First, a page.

Department of Energy (DOE) Secretary Alfonso Cusi said investments in oil and gas drilling are expected to flow into the country as the government lifted the moratorium on energy exploration in the West Philippine Sea (WPS).
In a virtual press conference last Friday, Cusi said the lifting of the oil exploration ban will help generate vital investments at the WPS.
DOE Assistant Secretary Leonido Pulido III said that estimated investments by service contractors will amount to about US$25 million upon lifting the moratorium and some US$78 million more for the remaining exploration work program commitment period.
Cusi said DOE has already advised service contractors to start addressing their exploration investment commitments. “It has been a long aspiration of our country to attain energy independence, to have our own resources so we don’t need to import. That’s why we are fast-tracking this,” he explained.
The lifting of the oil exploration ban in WPS came after the meeting of Foreign Secretary Teodoro Locsin Jr. and Chinese Foreign Minister Wang Yi last weekend. Cusi, however, said the decision to end the moratorium is an independent decision of the Philippine government.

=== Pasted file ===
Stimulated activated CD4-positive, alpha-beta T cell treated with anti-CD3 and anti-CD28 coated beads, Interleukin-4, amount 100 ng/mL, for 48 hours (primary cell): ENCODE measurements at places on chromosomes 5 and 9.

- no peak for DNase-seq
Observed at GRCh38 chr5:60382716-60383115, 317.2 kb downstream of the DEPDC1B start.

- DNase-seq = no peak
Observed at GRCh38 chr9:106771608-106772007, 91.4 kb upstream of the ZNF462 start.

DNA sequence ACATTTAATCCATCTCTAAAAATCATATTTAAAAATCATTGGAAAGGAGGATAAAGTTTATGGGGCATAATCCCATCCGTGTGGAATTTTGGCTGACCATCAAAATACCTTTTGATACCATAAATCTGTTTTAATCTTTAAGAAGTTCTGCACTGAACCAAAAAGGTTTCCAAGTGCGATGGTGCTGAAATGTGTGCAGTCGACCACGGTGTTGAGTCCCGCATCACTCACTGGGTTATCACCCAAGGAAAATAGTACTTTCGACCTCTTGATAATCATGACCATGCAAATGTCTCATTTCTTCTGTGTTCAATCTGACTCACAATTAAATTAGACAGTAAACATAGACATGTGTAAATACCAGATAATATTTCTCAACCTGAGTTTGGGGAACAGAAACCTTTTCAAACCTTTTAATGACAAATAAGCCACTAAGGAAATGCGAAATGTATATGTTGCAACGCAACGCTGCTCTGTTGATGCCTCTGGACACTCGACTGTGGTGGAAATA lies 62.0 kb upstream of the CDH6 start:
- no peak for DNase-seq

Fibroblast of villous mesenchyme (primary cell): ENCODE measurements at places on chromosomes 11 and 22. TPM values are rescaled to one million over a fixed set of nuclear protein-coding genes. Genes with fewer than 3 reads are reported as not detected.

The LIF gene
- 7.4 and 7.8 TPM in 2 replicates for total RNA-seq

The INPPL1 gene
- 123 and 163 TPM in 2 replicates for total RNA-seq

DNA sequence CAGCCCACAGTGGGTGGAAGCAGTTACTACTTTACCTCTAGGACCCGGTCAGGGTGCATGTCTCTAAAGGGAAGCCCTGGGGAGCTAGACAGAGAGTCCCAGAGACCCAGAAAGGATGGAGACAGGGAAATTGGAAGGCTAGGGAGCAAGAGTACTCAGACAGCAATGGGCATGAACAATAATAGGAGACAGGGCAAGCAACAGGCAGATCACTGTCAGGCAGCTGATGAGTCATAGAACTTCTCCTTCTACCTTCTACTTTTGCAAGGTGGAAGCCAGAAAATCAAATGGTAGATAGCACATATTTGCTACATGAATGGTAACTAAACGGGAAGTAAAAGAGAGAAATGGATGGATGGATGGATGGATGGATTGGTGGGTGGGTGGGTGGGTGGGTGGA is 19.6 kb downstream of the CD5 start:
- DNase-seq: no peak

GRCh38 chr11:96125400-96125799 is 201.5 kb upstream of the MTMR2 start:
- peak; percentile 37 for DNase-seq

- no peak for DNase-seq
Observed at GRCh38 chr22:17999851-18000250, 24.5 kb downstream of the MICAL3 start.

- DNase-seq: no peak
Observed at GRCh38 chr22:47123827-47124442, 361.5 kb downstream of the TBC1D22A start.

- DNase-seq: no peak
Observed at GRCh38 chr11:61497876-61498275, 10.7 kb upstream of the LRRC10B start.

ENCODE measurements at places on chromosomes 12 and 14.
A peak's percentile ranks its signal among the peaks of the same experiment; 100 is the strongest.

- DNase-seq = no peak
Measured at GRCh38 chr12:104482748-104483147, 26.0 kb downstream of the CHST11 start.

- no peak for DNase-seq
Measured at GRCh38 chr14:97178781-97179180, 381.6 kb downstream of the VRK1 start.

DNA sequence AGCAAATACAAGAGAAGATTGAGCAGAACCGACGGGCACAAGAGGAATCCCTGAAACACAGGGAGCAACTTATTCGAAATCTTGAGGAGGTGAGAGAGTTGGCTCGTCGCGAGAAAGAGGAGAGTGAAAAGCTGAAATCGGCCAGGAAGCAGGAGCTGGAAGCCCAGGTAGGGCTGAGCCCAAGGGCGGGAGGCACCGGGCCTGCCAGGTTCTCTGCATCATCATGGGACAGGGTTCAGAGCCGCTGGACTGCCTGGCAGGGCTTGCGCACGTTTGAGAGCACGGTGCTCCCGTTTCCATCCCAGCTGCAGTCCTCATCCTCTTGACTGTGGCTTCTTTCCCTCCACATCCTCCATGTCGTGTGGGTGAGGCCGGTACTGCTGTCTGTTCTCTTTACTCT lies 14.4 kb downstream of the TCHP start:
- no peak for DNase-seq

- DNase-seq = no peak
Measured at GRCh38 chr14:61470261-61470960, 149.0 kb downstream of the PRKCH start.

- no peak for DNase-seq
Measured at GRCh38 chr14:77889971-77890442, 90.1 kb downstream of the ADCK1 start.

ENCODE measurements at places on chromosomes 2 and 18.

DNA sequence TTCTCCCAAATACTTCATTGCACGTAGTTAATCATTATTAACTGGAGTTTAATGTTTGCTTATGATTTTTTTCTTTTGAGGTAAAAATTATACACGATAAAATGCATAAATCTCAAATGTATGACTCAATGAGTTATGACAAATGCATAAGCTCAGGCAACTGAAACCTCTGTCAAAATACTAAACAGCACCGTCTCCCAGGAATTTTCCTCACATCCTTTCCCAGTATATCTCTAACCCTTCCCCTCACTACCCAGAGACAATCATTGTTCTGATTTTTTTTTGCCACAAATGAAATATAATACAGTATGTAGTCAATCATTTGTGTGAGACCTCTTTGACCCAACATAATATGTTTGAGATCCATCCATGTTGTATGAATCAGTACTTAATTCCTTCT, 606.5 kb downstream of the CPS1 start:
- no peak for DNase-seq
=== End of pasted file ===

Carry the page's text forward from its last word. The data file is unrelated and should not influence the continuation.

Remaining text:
The previous administration imposed a moratorium on exploration and drilling activities in the WPS due to tensions between Manila and Beijing in the disputed waters. Cusi revealed the Philippine government did not inform China about the decision to lift the ban.
Last month, the DOE cleared bidders for oil exploration in Nominated Areas Nos. 6, 7, and 8, which are all in the WPS. Manny Pangilinan’s PXP Energy Corporation eyes exploration deal in Nominated Area No. 6, while Dennis Uy’s Udenna Energy Corp. targets Nominated Area Nos. 7 and 8.
“They are all within the economic sovereign rights of the country,” the Cusi pointed out. The deals are under the Philippine Conventional Energy Contracting Program (PCECP) launched in 2018 by the DOE to encourage stakeholders to invest, explore, develop, and produce indigenous energy resources.
Cusi clarified that the government’s exploration partners are Filipino private companies, with a 60-40 equity rule in favor of the government. Filipino service contractors, however, can go into a joint ventures with foreign firms in their own equity sharing terms.
“Exploration is not on the negative list. It is not an industry the Constitution reserves only for Filipino citizens. What is critical is that the jurisdiction of the service contract and the sharing mandated by the law and the Constitution is followed,” Pulido stressed.